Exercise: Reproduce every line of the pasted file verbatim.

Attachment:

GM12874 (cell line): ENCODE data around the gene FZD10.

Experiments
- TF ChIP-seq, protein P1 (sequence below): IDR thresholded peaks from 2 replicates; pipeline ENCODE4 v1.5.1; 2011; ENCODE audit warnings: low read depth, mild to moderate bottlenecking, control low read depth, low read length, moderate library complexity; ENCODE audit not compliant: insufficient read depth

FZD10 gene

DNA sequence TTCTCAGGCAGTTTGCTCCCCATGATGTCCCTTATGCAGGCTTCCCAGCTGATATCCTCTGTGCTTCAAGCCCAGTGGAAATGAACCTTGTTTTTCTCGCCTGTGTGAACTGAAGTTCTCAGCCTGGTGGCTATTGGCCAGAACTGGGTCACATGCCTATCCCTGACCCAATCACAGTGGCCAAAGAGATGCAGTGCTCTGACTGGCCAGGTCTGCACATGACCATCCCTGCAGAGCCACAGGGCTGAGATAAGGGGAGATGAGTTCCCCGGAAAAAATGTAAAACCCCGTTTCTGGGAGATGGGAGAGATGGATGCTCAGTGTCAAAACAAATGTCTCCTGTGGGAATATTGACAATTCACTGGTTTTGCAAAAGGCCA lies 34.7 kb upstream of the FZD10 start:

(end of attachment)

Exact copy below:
GM12874 (cell line): ENCODE data around the gene FZD10.

Experiments
- TF ChIP-seq, protein P1 (sequence below): IDR thresholded peaks from 2 replicates; pipeline ENCODE4 v1.5.1; 2011; ENCODE audit warnings: low read depth, mild to moderate bottlenecking, control low read depth, low read length, moderate library complexity; ENCODE audit not compliant: insufficient read depth

FZD10 gene

DNA sequence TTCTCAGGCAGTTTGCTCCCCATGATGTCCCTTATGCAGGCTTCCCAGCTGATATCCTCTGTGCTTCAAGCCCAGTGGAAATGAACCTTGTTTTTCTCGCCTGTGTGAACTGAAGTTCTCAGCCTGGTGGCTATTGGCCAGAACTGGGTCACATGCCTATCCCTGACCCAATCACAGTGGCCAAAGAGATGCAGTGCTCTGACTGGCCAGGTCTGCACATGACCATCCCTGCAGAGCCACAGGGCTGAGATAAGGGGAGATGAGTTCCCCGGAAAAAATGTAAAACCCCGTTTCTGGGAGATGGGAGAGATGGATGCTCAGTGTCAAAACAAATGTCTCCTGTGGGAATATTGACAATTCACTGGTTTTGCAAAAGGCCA lies 34.7 kb upstream of the FZD10 start: